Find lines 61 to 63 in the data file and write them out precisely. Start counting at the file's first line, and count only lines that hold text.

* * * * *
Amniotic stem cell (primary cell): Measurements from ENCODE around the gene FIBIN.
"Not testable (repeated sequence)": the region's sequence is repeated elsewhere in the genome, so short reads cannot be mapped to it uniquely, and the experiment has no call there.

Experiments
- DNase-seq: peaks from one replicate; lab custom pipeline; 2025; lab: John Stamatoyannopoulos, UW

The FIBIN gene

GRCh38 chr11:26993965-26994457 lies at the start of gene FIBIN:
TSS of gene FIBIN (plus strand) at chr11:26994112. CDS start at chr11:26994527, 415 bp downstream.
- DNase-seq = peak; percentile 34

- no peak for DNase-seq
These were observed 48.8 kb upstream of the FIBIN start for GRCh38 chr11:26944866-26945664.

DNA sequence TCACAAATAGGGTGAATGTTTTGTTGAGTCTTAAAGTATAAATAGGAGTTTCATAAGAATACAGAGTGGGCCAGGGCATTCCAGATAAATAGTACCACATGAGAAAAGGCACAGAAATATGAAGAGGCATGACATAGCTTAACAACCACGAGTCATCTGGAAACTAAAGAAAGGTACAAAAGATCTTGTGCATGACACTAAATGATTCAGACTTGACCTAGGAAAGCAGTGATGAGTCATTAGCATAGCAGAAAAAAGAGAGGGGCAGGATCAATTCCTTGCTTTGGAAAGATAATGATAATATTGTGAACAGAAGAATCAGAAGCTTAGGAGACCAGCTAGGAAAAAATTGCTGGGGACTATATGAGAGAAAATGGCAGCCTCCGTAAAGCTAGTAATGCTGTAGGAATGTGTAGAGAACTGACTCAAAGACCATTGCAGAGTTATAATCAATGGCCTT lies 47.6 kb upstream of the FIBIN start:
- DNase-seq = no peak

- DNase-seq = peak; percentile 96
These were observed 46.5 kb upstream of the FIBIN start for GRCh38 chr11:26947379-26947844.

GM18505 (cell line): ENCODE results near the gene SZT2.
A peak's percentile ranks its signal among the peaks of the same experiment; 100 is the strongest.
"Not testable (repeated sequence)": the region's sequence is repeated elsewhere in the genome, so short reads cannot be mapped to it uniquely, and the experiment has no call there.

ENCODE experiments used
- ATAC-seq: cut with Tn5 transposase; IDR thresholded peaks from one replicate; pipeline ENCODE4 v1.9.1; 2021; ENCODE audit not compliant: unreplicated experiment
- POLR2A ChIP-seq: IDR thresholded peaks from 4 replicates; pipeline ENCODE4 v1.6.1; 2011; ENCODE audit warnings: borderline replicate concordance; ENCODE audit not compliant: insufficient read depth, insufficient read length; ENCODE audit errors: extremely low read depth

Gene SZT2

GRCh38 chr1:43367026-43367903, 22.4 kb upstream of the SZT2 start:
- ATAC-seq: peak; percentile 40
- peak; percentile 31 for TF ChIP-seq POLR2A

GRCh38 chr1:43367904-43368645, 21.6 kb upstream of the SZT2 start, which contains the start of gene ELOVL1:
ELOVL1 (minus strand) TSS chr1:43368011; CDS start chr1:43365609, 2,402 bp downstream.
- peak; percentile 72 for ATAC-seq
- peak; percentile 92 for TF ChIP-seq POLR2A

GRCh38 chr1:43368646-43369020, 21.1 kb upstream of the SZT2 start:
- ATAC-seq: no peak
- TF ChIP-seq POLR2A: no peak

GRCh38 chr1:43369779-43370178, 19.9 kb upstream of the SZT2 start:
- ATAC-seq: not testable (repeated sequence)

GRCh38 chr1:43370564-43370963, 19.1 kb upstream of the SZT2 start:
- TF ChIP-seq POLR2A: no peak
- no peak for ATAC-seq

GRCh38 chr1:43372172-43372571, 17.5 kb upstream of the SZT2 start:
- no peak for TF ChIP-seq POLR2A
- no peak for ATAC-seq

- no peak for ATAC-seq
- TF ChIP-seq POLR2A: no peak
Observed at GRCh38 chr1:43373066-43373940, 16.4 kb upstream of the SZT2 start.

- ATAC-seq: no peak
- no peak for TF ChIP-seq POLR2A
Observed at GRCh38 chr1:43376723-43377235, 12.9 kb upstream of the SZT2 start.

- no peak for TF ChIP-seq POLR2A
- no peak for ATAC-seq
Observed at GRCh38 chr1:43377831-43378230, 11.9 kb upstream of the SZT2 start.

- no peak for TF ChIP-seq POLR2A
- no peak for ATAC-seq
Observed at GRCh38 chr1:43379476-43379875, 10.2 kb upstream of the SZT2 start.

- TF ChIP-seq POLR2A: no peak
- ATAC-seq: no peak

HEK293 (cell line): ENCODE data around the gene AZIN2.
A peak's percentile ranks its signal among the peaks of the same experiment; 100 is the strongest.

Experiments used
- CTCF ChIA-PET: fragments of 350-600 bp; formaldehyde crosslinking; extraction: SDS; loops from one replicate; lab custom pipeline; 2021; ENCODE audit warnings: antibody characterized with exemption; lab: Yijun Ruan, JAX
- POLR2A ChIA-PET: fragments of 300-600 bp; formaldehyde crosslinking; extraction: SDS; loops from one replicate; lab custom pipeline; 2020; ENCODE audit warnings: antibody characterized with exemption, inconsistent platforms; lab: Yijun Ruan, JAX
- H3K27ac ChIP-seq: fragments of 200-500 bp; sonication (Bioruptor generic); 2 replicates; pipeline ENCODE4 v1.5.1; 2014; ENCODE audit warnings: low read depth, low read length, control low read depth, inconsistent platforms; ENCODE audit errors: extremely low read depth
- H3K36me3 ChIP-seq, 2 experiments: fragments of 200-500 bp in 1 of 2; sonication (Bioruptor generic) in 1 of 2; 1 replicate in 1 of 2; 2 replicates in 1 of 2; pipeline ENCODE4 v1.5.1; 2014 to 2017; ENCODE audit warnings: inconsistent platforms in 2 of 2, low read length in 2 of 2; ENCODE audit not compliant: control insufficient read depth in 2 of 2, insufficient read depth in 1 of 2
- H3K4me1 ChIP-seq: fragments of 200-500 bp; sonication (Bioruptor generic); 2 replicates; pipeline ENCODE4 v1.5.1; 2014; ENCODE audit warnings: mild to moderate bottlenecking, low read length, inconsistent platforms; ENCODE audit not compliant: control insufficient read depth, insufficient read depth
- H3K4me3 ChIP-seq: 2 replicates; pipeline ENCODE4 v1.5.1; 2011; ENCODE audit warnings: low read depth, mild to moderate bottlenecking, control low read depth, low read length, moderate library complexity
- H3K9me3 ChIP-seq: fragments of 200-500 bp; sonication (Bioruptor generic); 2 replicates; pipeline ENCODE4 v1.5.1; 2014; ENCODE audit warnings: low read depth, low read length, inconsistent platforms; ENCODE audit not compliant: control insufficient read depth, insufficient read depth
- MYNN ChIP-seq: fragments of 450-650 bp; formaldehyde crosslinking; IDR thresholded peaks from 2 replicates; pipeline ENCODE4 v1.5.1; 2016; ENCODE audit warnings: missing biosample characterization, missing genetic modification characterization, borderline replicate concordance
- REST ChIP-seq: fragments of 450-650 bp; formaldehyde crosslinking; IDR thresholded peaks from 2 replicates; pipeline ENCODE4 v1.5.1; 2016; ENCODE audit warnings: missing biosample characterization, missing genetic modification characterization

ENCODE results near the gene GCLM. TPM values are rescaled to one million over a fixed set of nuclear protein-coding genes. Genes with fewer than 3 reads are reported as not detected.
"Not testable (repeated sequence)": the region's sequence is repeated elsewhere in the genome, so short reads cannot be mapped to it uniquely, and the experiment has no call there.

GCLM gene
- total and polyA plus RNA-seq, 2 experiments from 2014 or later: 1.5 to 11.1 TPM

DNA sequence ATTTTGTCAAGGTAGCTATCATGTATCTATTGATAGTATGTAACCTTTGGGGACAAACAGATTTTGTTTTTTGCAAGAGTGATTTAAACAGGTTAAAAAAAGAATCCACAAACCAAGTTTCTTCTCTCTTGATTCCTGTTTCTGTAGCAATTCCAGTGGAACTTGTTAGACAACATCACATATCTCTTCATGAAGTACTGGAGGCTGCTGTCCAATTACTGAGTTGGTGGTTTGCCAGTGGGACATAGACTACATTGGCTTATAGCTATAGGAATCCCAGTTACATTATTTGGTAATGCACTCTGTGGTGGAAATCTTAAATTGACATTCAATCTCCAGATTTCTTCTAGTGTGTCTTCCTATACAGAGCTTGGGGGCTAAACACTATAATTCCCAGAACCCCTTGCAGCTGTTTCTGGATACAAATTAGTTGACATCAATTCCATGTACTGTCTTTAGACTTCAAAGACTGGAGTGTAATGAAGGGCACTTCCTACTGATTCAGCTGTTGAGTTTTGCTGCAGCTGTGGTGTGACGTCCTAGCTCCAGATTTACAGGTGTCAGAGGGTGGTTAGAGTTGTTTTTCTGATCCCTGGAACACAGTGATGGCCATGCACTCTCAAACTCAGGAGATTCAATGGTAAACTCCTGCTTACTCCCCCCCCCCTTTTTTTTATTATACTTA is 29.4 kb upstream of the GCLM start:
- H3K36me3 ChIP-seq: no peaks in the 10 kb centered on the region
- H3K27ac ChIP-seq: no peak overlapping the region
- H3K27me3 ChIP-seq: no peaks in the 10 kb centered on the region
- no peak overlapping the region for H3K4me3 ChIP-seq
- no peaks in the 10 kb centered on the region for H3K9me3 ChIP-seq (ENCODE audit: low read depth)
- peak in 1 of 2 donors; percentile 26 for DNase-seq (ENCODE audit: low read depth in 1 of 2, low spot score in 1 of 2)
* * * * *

- H3K4me1 ChIP-seq: fragments of 200-500 bp; sonication (Bioruptor generic); 2 replicates; pipeline ENCODE4 v1.5.1; 2014; ENCODE audit warnings: mild to moderate bottlenecking, low read length, inconsistent platforms; ENCODE audit not compliant: control insufficient read depth, insufficient read depth
- H3K4me3 ChIP-seq: 2 replicates; pipeline ENCODE4 v1.5.1; 2011; ENCODE audit warnings: low read depth, mild to moderate bottlenecking, control low read depth, low read length, moderate library complexity
- H3K9me3 ChIP-seq: fragments of 200-500 bp; sonication (Bioruptor generic); 2 replicates; pipeline ENCODE4 v1.5.1; 2014; ENCODE audit warnings: low read depth, low read length, inconsistent platforms; ENCODE audit not compliant: control insufficient read depth, insufficient read depth